These are some applications of radix sort:

  • The Radix sort algorithm is used in a typical computer, a sequential random-access machine, multiple fields key records.
  • While creating a suffix array, use the DC3 algorithm (Kärkkäinen-Sanders-Burkhardt).
  • The Radix sort algorithm locates locations where there are numbers in extensive ranges.

Finally, in this tutorial, you will look at the code implementation of the radix sort algorithm.

Code Implementation of Radix Sort Algorithm

#include<stdio.h>

#include<conio.h>

#include<stdlib.h>                             

int Max_value(int Array[], int n) // This function gives maximum value in array[]

{

    int i;

    int maximum = Array[0];

    for (i = 1; i < n; i++){

        if (Array[i] > maximum)

            maximum = Array[i];

    }

    return maximum;

}

void radixSortalgorithm(int Array[], int n) // Main Radix Sort sort function

{

    int i,digitPlace = 1;

    int result_array[n]; // resulting array

    int largest = Max_value(Array, n); // Find the largest number to know number of digits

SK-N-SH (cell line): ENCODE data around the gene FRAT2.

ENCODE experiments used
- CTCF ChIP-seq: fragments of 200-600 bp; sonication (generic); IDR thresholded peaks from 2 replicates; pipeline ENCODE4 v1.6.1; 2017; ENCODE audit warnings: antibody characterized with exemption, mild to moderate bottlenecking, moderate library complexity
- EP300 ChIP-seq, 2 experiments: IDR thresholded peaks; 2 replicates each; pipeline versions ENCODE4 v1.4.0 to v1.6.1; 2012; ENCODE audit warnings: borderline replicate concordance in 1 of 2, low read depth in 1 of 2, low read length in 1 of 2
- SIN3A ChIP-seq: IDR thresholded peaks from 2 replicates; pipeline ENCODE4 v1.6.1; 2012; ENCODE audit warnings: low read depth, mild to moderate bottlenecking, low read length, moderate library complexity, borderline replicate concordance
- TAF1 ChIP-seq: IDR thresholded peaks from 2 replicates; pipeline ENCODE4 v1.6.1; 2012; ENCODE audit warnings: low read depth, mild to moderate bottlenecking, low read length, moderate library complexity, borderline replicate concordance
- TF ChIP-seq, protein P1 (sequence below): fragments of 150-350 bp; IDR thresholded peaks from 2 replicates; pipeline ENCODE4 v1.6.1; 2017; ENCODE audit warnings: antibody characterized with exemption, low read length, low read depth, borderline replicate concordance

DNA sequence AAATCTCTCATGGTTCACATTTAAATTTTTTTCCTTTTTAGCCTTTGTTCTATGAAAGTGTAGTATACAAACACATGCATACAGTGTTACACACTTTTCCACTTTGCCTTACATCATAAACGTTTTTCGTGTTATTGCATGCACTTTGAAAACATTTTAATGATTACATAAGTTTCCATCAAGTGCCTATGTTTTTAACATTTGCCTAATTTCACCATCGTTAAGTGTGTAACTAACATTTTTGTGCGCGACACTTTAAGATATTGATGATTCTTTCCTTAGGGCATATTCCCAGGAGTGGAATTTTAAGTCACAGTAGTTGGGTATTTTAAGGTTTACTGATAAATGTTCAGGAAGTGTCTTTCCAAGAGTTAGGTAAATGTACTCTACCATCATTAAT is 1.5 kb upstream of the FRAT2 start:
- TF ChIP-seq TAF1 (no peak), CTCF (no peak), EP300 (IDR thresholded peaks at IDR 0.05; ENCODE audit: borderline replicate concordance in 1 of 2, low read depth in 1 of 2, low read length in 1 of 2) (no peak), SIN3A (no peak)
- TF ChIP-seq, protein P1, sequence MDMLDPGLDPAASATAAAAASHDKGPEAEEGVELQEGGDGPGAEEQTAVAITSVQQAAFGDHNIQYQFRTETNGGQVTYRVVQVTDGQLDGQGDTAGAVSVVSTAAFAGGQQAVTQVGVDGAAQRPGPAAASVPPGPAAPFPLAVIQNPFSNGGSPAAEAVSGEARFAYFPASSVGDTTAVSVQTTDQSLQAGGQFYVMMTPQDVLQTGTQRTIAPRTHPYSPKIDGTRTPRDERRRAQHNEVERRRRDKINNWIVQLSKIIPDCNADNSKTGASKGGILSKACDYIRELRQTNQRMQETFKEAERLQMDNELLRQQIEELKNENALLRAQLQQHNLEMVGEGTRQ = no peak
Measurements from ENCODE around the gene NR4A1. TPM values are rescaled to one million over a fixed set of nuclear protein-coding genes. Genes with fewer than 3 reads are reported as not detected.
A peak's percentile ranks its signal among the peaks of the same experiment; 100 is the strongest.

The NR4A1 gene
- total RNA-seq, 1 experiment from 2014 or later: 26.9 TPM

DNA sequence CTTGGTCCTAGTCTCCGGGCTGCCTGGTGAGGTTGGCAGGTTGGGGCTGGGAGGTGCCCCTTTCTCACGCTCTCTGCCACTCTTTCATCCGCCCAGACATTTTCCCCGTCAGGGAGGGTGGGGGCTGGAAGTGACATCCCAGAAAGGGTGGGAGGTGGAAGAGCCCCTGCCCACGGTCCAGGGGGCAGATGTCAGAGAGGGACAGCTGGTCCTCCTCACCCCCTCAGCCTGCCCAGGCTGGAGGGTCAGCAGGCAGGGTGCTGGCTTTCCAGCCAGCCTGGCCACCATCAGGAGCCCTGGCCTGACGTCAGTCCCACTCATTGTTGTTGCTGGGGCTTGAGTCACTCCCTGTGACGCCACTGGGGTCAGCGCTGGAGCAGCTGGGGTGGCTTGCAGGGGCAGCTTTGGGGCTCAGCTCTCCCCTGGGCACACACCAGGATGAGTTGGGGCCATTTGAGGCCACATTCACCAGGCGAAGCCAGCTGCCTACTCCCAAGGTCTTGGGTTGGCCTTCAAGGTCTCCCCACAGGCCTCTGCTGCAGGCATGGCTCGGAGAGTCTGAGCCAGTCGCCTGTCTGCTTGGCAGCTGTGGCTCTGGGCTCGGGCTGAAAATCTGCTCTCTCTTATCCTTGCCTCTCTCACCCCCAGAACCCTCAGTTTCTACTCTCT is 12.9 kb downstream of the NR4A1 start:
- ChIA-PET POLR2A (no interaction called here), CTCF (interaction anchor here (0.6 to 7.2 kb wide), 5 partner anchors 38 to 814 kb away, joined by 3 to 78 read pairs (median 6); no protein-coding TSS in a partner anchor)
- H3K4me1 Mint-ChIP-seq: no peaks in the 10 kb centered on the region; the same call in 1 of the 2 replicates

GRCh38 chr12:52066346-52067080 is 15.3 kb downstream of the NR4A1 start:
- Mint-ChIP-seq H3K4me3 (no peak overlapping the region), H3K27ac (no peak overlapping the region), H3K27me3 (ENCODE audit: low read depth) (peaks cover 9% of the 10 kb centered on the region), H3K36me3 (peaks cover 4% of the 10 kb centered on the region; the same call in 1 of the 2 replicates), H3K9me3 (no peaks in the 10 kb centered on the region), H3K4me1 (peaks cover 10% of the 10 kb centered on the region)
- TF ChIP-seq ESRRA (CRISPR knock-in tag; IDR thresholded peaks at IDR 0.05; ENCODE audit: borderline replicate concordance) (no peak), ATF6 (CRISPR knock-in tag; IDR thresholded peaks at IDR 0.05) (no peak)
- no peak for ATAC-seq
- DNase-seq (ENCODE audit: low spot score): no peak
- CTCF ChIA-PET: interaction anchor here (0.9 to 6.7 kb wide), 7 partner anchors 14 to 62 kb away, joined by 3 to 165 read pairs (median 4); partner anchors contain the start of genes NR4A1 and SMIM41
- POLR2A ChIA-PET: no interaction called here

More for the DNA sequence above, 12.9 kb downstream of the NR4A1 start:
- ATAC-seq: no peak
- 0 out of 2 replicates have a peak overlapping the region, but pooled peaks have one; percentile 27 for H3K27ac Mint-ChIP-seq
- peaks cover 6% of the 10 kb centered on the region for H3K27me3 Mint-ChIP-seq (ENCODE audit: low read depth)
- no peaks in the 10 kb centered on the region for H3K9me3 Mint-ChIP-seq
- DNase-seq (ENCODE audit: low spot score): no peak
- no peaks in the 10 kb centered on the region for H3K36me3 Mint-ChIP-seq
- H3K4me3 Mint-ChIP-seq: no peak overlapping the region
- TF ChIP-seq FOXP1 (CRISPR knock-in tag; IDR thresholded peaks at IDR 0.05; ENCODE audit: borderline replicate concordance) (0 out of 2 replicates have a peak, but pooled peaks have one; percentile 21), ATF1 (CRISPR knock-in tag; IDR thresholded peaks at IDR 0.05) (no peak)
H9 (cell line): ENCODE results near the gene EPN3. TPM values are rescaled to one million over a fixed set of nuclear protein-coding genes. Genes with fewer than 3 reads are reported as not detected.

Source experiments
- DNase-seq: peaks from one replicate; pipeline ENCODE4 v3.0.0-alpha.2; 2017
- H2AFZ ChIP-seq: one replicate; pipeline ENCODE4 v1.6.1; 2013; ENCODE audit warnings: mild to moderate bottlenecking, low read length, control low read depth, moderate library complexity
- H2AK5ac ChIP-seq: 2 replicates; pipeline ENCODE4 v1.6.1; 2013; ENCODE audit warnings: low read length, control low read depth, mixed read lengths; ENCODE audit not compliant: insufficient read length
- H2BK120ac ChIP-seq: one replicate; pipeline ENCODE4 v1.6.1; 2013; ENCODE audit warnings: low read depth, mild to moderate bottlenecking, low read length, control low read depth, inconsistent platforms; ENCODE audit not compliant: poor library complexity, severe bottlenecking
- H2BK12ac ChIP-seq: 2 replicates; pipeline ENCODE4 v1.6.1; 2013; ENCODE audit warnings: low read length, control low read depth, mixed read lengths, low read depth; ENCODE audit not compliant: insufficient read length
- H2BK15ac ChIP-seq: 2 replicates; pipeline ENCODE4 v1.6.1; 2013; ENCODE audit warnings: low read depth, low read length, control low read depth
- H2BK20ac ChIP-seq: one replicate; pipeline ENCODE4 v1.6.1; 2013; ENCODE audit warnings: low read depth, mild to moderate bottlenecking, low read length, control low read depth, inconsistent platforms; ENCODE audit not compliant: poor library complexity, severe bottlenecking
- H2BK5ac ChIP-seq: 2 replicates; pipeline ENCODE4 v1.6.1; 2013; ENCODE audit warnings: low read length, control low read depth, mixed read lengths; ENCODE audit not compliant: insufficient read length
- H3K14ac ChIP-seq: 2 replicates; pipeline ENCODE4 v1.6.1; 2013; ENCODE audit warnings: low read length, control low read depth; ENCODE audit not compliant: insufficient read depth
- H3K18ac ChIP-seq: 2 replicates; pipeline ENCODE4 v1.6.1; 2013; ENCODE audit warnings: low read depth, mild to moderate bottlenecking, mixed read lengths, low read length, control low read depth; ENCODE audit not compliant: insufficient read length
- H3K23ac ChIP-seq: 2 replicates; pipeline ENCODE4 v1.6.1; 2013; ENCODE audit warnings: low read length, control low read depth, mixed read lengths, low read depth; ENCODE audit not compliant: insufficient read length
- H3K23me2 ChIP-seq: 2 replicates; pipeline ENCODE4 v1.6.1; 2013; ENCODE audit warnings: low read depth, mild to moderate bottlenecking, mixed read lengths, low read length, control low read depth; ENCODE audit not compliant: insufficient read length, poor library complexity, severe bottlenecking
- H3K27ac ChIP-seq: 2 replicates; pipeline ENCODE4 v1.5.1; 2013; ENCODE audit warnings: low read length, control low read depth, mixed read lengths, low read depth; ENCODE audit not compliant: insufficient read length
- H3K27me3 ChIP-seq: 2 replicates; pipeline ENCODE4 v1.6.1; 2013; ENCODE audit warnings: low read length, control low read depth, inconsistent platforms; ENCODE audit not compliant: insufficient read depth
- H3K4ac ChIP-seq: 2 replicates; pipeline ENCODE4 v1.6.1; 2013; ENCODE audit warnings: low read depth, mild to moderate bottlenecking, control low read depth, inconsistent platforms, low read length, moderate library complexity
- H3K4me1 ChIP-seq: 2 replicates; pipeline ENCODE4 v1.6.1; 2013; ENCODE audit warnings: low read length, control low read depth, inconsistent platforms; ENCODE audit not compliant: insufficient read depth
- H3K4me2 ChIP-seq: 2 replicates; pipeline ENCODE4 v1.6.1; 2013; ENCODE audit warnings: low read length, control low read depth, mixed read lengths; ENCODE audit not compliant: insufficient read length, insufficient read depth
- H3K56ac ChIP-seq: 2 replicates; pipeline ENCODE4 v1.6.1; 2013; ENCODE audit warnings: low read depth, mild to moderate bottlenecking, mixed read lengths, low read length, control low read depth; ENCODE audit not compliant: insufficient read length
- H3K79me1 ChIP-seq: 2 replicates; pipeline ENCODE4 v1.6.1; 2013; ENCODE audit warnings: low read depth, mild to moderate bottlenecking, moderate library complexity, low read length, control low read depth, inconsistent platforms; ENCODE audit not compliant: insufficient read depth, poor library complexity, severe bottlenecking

while(largest/digitPlace >0){

        int count_array[10] = {0};

        for (i = 0; i < n; i++) //Store the count of "keys" or digits in count[]

            count_array[ (Array[i]/digitPlace)%10 ]++;

        for (i = 1; i < 10; i++)

            count_array[i] += count_array[i - 1];

        for (i = n - 1; i >= 0; i--) // Build the resulting array

        {

            result_array[count_array[ (Array[i]/digitPlace)%10 ] - 1] = Array[i];

            count_array[ (Array[i]/digitPlace)%10 ]--;

        }

        for (i = 0; i < n; i++) // numbers according to current digit place   

            Array[i] = result_array[i];

            digitPlace *= 10; // Move to next digit place

    }

}

void displayArray(int Array[], int n) // Function to print an array

{

    int i;

    for (i = 0; i < n; i++)

    printf("%d ", Array[i]);

    printf("\n");

}

int main()

{

    int array1[] = {20,30,40,90,60,100,50,70};

    int n = sizeof(array1)/sizeof(array1[0]);

    printf("Unsorted Array is : ");

    displayArray(array1, n);

    radixSortalgorithm(array1, n);

    printf("Sorted Array is: ");

    displayArray(array1, n);

    return 0;

}

Output

output-of-radix-sort-program-in-C

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Next Steps

In this tutorial, you learned about the radix sort algorithm and its working process with an example and some applications of the radix sort algorithm.

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Do you have any questions about this tutorial on the radix sort algorithm? If you do, please leave them in the comments section at the bottom of this page. Our specialists will respond to your questions as quickly as possible!